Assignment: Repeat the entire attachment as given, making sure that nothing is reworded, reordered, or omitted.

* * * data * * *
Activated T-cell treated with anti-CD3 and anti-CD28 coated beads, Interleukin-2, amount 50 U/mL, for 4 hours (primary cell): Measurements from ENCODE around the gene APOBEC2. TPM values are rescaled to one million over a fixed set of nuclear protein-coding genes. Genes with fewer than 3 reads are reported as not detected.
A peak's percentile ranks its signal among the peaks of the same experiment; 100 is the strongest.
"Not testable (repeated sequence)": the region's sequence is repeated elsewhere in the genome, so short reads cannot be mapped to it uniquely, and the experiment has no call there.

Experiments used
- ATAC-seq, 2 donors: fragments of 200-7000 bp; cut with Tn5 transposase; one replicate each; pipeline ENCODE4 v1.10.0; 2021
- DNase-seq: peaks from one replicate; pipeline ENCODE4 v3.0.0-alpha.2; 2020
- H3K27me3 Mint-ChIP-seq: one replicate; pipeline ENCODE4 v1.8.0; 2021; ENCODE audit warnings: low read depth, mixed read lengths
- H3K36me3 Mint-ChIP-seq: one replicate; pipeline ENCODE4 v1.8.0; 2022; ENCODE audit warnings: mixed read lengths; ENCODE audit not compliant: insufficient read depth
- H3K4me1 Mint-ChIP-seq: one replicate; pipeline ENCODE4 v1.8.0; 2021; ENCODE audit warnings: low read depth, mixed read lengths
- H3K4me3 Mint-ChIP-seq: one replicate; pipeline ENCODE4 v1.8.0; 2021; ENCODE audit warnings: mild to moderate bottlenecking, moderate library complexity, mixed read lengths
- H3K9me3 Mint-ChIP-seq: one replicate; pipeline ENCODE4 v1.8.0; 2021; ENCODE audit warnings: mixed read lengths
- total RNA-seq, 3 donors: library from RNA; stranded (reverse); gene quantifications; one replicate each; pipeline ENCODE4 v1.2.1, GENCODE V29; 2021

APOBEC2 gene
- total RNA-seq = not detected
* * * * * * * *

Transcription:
Activated T-cell treated with anti-CD3 and anti-CD28 coated beads, Interleukin-2, amount 50 U/mL, for 4 hours (primary cell): Measurements from ENCODE around the gene APOBEC2. TPM values are rescaled to one million over a fixed set of nuclear protein-coding genes. Genes with fewer than 3 reads are reported as not detected.
A peak's percentile ranks its signal among the peaks of the same experiment; 100 is the strongest.
"Not testable (repeated sequence)": the region's sequence is repeated elsewhere in the genome, so short reads cannot be mapped to it uniquely, and the experiment has no call there.

Experiments used
- ATAC-seq, 2 donors: fragments of 200-7000 bp; cut with Tn5 transposase; one replicate each; pipeline ENCODE4 v1.10.0; 2021
- DNase-seq: peaks from one replicate; pipeline ENCODE4 v3.0.0-alpha.2; 2020
- H3K27me3 Mint-ChIP-seq: one replicate; pipeline ENCODE4 v1.8.0; 2021; ENCODE audit warnings: low read depth, mixed read lengths
- H3K36me3 Mint-ChIP-seq: one replicate; pipeline ENCODE4 v1.8.0; 2022; ENCODE audit warnings: mixed read lengths; ENCODE audit not compliant: insufficient read depth
- H3K4me1 Mint-ChIP-seq: one replicate; pipeline ENCODE4 v1.8.0; 2021; ENCODE audit warnings: low read depth, mixed read lengths
- H3K4me3 Mint-ChIP-seq: one replicate; pipeline ENCODE4 v1.8.0; 2021; ENCODE audit warnings: mild to moderate bottlenecking, moderate library complexity, mixed read lengths
- H3K9me3 Mint-ChIP-seq: one replicate; pipeline ENCODE4 v1.8.0; 2021; ENCODE audit warnings: mixed read lengths
- total RNA-seq, 3 donors: library from RNA; stranded (reverse); gene quantifications; one replicate each; pipeline ENCODE4 v1.2.1, GENCODE V29; 2021

APOBEC2 gene
- total RNA-seq = not detected